432076 Puzzles of Cold Water

Monday, November 9, 2015: 3:20 PM
255B (Salt Palace Convention Center)
Mikhail Anisimov, Department of Chemical and Biomolecular Engineering and Istitute for Physical Science and Technology, University of Maryland, College Park, MD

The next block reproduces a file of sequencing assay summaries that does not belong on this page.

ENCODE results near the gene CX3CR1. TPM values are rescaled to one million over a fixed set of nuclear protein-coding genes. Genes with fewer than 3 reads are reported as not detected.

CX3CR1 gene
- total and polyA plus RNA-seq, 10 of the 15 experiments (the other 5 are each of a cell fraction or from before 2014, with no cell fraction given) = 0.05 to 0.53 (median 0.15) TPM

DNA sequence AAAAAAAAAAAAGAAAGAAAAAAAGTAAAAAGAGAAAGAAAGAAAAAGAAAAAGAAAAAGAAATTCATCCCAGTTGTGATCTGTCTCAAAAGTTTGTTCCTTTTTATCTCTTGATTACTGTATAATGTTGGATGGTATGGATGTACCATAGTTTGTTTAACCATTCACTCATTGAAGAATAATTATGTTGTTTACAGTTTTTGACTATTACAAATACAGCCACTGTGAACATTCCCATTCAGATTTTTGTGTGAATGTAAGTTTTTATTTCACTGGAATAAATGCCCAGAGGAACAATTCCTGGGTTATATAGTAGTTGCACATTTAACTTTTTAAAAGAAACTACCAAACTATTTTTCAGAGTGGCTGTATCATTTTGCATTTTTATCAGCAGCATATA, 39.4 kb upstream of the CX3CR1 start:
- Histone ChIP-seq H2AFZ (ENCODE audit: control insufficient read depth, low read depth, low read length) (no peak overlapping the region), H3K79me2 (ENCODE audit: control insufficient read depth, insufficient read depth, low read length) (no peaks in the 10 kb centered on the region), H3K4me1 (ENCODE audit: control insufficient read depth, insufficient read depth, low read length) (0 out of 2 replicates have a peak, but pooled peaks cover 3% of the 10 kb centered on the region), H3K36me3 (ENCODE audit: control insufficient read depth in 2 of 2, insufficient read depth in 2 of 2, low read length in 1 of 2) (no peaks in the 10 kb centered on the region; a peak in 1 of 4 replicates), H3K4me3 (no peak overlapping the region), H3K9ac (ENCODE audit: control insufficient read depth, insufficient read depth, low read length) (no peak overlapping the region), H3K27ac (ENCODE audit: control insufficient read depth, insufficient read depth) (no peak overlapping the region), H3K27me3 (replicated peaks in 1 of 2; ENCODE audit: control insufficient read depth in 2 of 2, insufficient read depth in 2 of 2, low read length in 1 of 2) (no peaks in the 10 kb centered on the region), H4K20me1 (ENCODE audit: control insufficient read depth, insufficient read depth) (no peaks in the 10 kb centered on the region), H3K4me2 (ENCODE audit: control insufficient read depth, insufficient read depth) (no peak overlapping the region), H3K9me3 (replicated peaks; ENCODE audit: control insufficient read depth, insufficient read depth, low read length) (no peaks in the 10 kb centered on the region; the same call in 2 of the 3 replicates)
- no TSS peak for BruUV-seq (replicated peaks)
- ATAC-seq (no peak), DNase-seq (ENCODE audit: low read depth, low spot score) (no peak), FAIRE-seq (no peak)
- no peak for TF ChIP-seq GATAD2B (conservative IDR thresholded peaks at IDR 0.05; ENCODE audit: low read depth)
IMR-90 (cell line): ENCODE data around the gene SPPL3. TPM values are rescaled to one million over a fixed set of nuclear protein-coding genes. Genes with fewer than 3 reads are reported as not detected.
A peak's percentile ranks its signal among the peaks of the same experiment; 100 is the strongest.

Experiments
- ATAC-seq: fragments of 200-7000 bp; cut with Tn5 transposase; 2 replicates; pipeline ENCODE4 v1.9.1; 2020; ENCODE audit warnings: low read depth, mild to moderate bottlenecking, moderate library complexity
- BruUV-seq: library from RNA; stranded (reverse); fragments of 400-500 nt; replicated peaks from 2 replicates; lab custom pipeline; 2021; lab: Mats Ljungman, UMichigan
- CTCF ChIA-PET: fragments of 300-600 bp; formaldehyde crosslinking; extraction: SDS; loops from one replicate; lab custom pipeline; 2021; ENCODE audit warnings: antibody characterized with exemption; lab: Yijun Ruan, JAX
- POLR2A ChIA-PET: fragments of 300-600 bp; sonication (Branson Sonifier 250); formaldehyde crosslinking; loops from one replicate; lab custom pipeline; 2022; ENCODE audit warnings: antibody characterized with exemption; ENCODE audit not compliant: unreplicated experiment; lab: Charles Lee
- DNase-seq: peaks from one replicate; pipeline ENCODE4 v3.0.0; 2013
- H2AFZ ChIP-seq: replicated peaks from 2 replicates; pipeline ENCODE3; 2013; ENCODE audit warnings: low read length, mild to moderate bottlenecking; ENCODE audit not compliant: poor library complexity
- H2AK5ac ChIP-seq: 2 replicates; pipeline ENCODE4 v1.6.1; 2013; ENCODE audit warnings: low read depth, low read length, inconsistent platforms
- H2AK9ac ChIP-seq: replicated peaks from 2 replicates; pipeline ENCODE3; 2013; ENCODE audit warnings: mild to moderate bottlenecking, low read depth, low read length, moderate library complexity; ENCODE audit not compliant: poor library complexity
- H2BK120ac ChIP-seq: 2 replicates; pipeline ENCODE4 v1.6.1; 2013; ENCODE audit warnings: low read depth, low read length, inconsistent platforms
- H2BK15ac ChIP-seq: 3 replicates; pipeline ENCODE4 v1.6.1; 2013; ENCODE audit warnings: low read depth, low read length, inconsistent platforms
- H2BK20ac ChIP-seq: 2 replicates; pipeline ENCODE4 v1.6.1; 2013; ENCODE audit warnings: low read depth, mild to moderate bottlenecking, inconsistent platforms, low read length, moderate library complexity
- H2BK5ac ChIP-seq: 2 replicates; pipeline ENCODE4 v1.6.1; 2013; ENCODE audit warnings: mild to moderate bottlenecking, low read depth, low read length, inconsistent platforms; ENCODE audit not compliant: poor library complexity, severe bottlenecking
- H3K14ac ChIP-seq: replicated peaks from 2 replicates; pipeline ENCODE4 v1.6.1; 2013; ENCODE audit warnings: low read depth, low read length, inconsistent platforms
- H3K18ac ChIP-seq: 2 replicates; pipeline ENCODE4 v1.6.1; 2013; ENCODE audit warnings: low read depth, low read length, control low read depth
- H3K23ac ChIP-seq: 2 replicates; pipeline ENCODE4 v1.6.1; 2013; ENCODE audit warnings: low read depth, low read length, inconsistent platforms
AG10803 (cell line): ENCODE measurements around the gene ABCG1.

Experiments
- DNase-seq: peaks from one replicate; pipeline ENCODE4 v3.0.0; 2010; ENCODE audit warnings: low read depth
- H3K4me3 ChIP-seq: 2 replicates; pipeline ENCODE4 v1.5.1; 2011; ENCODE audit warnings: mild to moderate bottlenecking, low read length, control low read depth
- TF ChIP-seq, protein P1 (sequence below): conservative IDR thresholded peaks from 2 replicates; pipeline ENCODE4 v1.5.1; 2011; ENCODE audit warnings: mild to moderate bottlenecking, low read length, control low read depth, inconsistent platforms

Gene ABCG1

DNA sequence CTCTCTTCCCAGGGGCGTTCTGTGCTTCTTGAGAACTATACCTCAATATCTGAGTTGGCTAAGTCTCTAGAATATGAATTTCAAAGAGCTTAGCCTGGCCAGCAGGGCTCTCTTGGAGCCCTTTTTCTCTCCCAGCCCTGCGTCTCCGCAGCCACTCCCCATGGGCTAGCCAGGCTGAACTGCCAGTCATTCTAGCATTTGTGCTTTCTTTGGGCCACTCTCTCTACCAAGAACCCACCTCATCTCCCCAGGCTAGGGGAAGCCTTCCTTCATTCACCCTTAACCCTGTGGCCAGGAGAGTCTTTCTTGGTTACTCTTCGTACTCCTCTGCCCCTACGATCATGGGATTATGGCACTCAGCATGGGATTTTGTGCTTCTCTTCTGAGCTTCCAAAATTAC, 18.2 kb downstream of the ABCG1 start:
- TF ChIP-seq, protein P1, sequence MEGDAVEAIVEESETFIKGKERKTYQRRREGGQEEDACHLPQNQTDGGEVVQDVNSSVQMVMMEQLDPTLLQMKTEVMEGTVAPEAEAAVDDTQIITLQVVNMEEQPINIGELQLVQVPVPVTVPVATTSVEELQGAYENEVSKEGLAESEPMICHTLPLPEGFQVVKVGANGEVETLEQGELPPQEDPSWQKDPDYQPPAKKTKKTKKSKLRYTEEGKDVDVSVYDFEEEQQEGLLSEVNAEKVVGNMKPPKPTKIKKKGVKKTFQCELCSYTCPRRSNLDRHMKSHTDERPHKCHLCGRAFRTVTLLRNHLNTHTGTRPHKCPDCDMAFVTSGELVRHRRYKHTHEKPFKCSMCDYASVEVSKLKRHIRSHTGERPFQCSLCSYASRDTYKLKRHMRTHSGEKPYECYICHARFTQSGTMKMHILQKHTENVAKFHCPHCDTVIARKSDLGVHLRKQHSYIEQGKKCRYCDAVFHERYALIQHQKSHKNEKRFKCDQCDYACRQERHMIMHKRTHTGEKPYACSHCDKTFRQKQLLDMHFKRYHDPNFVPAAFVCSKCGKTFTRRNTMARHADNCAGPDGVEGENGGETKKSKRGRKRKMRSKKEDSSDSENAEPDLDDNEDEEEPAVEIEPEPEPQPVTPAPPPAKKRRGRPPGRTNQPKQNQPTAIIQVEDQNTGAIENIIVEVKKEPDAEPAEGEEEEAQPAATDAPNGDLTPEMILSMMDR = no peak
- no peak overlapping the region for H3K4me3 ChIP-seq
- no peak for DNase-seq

Liquid water is still a puzzle. This is probably the most studied and yet least understood state of matter. Something dramatic happens with liquid water below the “biological” temperature (30-40 oC). Unlike ordinary substances, one can regard water near the triple point and in the supercooled region, on the one side, and water near the vapor-liquid critical point, on the other side, as “the same substance – two different liquids”. Highly-compressible, low-dielectric-constant near-critical water is commonly used as a supercritical-fluid solvent. On the low-temperature side of the phase diagram, water is an almost incompressible, high-dielectric constant solvent with mysterious thermodynamic anomalies. These anomalies become especially pronounced in the supercooled water that exists between the melting line and the line of homogeneous ice formation. A popular hypothesis that explains the anomalies of cold and supercooled water is the existence of a metastable liquid-liquid transition hidden just below the line of homogeneous ice nucleation. We have developed an equation of state for the thermodynamic properties of cold and supercooled water, in which water is considered as a non-ideal “mixture” of two alternative structures. The equation is valid for temperatures from the homogeneous ice nucleation temperature up to 300 K and for pressures up to 400 MPa, and can be extrapolated up to 1000 MPa. This equation has been adopted by the International Association for the Properties of Water and Steam (IAPWS) as an official guideline for scientific and industrial use.

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